A second-generation friend of mine on Facebook posts, nearly every day, a “This day in history” post, which I always look forward to. (By second-generation, I mean, a friend, in this case a cousin, of someone I actually know. In a few rare cases, I’m friends with the friends of people I don’t know, Facebook having re-defined the definition of “friend”. Well, that’s why they call it social networking.)
So, yesterday, July 20th, in the year 1960, the U.S. recovered the first living beings to have orbited the earth. Two dogs.
But first there was Laika. Laika was the first living creature to orbit the earth in a spacecraft, Sputnik 2. Other dogs had been sent into space, but suborbitally. Laika was launched into space on November 3, 1957. No matter what happened, Laika was never coming back. No matter how long the craft orbited, there was only enough oxygen for 6 days. The scientists had taught Laika to eat food pellets and the plan was to feed her a poisoned food pellet before the oxygen ran out. If the craft had fallen out of orbit before the oxygen ran out, she would have died anyway because the craft was not designed to survive re-entry. (It eventually disintegrated on April 14, 1958 upon re-entry.)
The official explanation was that the plan had been activated. Laika was euthanized on Day 6 before the oxygen ran out. You gotta love the official explanations of the Soviet Union. In fact, what really happened is that there was a malfunction of the cooling system and Laika died from the heat 6 or 7 hours into the orbit. I guess they didn’t know about this malfunction in time to euthanize her before she fried. The true story wasn’t revealed until 2002.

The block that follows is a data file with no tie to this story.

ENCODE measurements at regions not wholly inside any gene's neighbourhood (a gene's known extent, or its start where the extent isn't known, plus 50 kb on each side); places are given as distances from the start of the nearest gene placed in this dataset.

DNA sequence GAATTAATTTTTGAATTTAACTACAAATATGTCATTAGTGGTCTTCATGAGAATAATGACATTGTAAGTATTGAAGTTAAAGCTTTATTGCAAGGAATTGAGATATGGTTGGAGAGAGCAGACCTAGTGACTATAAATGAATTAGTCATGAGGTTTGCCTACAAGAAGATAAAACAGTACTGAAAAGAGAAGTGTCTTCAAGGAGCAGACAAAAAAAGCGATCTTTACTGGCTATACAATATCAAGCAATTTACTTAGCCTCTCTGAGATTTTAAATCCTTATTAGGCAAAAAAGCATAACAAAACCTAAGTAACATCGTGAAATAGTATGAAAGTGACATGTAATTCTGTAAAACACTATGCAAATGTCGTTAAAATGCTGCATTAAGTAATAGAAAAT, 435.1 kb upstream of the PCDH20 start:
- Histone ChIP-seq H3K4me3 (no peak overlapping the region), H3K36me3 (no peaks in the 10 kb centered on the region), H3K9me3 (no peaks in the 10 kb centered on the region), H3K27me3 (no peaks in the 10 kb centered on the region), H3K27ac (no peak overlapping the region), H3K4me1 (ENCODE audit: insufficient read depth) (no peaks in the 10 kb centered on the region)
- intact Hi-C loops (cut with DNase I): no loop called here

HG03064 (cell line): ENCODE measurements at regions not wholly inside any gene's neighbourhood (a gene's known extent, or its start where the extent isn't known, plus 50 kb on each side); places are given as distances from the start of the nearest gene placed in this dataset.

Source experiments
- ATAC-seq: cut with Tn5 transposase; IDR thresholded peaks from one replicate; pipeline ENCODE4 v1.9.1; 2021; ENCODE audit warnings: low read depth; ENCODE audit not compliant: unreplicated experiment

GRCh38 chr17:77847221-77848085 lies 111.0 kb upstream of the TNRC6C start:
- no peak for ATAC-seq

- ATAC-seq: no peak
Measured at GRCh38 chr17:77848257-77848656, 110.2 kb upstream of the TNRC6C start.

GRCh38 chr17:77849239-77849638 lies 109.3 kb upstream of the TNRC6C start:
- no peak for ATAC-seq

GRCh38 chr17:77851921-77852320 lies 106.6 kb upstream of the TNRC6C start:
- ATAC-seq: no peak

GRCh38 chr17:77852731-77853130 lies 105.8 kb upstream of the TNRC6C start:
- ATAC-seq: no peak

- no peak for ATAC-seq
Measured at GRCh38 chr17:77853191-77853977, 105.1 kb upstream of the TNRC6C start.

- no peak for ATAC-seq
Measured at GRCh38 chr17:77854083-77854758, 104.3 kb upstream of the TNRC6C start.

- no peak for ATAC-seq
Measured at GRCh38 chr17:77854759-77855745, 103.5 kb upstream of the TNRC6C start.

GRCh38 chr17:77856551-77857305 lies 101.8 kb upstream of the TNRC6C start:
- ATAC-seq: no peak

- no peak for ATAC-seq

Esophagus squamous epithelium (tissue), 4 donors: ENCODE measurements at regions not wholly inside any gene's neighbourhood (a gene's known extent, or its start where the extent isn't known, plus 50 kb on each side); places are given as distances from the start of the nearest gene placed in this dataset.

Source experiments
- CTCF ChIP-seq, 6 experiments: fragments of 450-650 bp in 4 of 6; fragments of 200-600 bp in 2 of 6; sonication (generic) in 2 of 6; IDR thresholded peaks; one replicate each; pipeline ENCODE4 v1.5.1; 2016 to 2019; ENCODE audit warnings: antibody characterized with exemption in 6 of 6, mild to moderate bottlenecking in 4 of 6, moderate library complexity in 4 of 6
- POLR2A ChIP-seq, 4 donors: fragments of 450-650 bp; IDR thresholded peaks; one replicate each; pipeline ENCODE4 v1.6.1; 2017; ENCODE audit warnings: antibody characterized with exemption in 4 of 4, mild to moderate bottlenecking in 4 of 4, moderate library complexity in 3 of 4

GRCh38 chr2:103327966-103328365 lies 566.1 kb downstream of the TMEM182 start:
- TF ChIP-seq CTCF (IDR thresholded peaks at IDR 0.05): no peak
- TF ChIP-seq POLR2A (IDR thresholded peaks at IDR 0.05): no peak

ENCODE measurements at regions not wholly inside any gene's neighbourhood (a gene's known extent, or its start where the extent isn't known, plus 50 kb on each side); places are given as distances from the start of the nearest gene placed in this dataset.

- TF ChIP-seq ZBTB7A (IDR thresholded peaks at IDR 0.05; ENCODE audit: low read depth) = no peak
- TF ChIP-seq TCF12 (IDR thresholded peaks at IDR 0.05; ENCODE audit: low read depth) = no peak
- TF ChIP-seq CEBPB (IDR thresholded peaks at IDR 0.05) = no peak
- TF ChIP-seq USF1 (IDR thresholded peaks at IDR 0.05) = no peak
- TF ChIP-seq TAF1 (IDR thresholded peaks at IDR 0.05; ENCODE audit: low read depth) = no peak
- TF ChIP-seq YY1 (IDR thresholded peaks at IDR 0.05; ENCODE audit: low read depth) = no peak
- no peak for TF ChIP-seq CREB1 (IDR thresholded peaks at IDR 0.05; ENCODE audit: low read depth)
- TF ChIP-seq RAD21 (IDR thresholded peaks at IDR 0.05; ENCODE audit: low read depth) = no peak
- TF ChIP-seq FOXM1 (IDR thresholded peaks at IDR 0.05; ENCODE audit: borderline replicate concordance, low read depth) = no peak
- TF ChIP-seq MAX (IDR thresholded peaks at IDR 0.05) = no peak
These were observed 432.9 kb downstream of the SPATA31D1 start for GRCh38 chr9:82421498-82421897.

Here are a few quotes from the Wikipedia article about her (which for a Wikipedia article, seems strangely accurate–they actually cite sources).
“Before the launch, one of the scientists took Laika home to play with his children. In a book chronicling the story of Soviet space medicine. Dr. Vladimir Yazdovsky wrote ‘I wanted to do something nice for her. She had so little time left to live'”.
“One of the technicians preparing the capsule before final liftoff states that ‘after placing Laika in the container and before closing the hatch, we kissed her nose and wished her bon voyage, knowing that she would not survive the flight'”.
Finally, “It was not until 1998, after the collapse of the Soviet regime, that Oleg Gazenko, one of the scientists responsible for sending Laika into space, expressed regret for allowing her to die. ‘Work with animals is a source of suffering to all of us. We treat them like babies who cannot speak. We shouldn’t have done it. We did not learn enough from this mission to justify the death of the dog'”.
At the time of Laika’s death, I was only 7 years old, and totally unaware of it. But her death sparked a huge outcry (there was resistance to it before that, but Laika’s death created more awareness). I remember in the late ’60’s/early ’70’s, there were bitter debates about the use of animals to test new medicines and cosmetics. Cosmetics? As late as 1993, I had an argument with my cousin, an officer in the U.S. Navy, about the use of dolphins to seek out mines in the ocean. He said, is it better to lose one dolphin, or a thousand human beings?
That was a good question. It still is a good question. Today, 20 years later, the Navy is phasing out its use of dolphins, and the U.S. is phasing out its use of chimpanzees for research. Technology has surpassed the usefulness of these animals. But back when we didn’t have such sophisticated technology, was it okay then? It seems to me that Laika’s trainers and handlers found it an agonizing decision.